| The island of Jejudo figures significantly in terms of the preservation of biodiversity. Almost half of all vascular plants found in Korea and about 200 endemic plant species are found on the island, together with half of Korea’s endangered and protected wild species. High on the summit of Mt. Hallasan live polar plant species that advanced southwards during the Ice Age, while numerous indigenous species and endangered species inhabit the lower altitudes. Without a doubt, Mt. Hallasan is a rich ecological treasure trove, with 1565 species of plants and 1,179 species of animals. |
On June 27, 2007, UNESCO’s World Heritage Committee listed Jeju Volcanic Island and Lava Tubes as a World Natural Heritage in view of the site’s parasitic volcano and lava tubes, as well as for its outstanding geological features and special properties as a habitat for a variety of rare and endangered species. Jeju Volcanic Island and Lava Tubes largely comprises of three sites: Mount Hallasan Natural Reserve, Seongsan Ilchulbong Peak, and the Geomunoreum Lava Tube System. The lava tube system includes Geomunoreum, a parasitic cone, and the five lava caves of Bengdwigul, Manjanggul, Gimnyeonggul, Yongcheondonggul, and Dangcheomuldonggul.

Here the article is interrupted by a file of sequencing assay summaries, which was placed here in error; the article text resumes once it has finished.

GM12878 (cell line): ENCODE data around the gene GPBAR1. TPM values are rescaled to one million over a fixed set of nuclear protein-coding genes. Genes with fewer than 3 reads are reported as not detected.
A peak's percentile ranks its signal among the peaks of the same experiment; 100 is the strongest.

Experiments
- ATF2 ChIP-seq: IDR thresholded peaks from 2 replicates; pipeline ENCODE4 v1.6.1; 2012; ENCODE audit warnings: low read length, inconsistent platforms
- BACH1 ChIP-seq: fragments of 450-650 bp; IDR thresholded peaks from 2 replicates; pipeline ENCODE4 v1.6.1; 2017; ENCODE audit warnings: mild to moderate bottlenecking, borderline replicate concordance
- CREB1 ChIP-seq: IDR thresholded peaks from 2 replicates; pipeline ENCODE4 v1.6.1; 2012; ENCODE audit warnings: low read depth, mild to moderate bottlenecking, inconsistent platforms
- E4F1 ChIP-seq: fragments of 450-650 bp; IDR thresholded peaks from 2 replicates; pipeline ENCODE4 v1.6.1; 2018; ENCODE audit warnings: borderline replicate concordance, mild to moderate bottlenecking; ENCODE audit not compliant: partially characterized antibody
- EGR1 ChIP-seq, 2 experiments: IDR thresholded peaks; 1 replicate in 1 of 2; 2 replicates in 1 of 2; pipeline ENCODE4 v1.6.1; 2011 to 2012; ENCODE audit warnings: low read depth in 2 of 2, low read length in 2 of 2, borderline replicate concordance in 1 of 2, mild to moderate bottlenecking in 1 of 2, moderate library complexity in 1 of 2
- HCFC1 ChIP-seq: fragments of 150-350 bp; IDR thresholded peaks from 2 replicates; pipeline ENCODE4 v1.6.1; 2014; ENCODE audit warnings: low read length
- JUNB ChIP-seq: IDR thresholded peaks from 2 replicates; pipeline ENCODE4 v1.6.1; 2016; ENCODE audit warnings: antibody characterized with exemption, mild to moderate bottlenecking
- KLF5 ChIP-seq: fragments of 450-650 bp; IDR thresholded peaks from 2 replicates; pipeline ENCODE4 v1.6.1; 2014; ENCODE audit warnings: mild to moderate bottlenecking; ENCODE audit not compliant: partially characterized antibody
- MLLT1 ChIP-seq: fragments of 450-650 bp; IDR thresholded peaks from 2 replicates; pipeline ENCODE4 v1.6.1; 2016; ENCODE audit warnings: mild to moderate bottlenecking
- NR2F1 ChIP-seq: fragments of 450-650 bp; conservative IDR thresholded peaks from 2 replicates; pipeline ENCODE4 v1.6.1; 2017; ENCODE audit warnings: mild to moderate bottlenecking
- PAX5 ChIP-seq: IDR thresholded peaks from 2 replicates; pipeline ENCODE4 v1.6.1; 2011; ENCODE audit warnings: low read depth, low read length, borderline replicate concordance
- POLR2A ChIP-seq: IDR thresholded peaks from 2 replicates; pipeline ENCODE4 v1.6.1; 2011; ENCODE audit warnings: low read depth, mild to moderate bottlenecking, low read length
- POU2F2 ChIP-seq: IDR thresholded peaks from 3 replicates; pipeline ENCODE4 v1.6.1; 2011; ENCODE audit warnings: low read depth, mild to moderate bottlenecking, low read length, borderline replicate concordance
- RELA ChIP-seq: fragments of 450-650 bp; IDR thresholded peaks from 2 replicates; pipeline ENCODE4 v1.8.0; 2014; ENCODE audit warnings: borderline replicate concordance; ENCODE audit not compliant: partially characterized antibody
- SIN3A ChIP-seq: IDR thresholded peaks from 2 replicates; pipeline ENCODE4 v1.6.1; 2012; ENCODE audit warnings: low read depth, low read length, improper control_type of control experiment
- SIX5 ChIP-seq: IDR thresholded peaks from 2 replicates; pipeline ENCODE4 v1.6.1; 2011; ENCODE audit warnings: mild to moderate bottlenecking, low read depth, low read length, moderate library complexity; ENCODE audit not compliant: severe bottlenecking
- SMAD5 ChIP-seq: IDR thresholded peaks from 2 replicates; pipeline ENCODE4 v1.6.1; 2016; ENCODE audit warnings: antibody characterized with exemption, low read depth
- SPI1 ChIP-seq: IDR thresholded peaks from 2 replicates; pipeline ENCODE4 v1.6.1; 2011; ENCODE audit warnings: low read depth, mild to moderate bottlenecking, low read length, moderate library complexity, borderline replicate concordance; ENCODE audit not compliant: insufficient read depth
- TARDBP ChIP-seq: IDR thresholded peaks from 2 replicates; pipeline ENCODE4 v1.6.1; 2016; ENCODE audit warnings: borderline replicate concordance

Mount Hallasan Natural Reserve
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Seongsan Ilchulbong Peak
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Geomunoreum Lava Tube System
The largest tube in the Geomunoreum system is Manjanggul. In terms of both length and scale of the entrance, Manjanggul and Gimnyeonggul are among the most internationally recognized formations. Also notable is Bengdwigul, a labyrinth-type cave whose structure is the most complex of any in the world. Other caves that are outstanding in terms of geological value are Yongcheondonggul and Dangcheomuldonggul on the southern coast of Jeju. While Dangcheomuldonggul Cave is quite small, it has a spectacular display of limestone formations. In addition, the limestone structures and geological features found in Yongcheondonggul are unmatched by any in the world.
|Yongcheon Cave |
*The Jeju Volcanic Island and Lava Tubes were judged on the merits of their outstanding universal value and met UNESCO’s criteria that a natural site being considered as a World Natural Heritage must ‘contain superlative natural phenomena or areas of exceptional natural beauty and aesthetic importance’ and ‘be outstanding examples representing major stages of earth's history, including the record of life, significant ongoing geological processes in the development of landforms, or significant geomorphic or physiographic features.’